Arla Foods has put a fresh figure on the cost to its business of the boycott of Danish products in the Middle East.
Arla sales ground to a halt in the Middle East
The Danish-Swedish dairy giant now estimates that the boycott will cost it £37m ($64m) this year.
Its previous predictions have been as high as £50m, and at one time it said it was losing more than £1m a day.
The boycott, which started in January, was caused by caricatures of the Prophet Mohammed first published in a Danish newspaper.
'Not giving up'
In a statement on Thursday, Arla said its new estimate could change yet again, but insisted it remained committed to its Middle East markets.
It said the new £37m estimated loss "assumes that Arla cheese and butter are quickly returned to stores in the Middle East and that Arla by the end of 2006 sells 50% of the amount sold before the boycott".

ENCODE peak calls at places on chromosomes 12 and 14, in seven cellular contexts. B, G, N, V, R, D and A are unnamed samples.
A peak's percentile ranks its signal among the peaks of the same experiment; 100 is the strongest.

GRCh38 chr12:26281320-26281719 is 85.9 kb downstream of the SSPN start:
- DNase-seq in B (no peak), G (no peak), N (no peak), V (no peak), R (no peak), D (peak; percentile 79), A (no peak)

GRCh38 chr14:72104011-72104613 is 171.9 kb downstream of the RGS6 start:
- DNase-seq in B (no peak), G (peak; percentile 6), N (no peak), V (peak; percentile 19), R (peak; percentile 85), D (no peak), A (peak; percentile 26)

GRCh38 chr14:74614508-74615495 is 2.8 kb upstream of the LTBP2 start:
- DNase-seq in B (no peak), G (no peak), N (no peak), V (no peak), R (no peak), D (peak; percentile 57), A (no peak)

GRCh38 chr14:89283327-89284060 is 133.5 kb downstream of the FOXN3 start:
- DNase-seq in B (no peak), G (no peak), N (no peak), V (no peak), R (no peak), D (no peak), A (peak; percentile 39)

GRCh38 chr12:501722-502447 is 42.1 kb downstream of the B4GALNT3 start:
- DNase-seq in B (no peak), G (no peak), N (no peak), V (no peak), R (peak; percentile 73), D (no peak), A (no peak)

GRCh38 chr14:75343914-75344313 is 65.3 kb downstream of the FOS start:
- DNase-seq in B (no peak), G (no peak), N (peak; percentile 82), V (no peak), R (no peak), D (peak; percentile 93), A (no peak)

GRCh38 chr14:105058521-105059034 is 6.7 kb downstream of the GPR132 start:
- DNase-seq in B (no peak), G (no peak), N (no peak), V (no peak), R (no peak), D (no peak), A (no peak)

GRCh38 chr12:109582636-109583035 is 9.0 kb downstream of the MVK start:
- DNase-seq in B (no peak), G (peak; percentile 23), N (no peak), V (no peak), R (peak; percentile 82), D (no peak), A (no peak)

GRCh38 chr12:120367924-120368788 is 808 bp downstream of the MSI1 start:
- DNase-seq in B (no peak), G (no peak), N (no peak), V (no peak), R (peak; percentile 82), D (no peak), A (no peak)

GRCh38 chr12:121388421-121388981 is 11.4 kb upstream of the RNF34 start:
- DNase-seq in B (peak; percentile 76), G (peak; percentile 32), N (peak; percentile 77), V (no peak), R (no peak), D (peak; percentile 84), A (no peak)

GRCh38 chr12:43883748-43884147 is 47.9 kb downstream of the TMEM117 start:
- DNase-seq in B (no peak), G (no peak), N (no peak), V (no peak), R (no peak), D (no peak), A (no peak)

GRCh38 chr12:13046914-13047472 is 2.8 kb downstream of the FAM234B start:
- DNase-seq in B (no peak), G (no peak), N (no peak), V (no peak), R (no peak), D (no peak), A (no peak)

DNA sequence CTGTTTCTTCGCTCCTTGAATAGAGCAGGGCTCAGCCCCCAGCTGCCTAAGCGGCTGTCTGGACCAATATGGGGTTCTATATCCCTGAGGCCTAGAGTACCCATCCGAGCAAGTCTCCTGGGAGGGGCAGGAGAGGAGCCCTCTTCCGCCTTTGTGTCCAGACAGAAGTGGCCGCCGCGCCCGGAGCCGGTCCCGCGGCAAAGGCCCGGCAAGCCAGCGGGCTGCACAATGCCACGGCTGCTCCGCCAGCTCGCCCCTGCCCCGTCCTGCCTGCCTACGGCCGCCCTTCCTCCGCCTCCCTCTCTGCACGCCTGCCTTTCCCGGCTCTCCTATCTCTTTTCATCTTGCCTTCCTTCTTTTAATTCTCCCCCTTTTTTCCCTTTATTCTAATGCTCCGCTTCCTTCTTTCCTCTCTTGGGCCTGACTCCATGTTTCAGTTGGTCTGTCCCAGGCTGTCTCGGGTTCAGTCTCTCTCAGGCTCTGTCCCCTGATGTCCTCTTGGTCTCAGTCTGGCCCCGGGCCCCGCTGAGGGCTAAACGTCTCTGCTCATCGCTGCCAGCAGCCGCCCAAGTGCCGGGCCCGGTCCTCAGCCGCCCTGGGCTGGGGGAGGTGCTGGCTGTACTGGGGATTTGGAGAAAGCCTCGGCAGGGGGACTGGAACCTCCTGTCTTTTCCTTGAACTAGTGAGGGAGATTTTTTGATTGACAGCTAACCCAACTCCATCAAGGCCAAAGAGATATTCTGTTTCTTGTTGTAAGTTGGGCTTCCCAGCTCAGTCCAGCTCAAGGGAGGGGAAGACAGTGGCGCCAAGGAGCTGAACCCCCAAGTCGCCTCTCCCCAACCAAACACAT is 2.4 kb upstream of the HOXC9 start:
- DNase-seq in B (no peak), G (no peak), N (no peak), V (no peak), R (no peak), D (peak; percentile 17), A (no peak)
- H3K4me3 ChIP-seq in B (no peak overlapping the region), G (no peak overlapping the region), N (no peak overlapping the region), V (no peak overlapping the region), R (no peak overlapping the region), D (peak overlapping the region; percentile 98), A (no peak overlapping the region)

Arla, Europe's second largest dairy foods business, does between 6% and 8% of its trade in Arab countries.
"Even if the situation looks very difficult, we believe that Arla has a future in the Middle East," said Arla chief Peder Tuborgh.
"We have an in-depth knowledge of the market [in the Middle East] and will not give up so easily."
Although the offending cartoons were first published in small Danish newspaper Jyllands-Posten last September, the controversy did not flair up until they were reprinted in other European newspapers in January.
Arla has already put full-size advertisements in major Saudi newspapers to disassociate itself from the cartoons.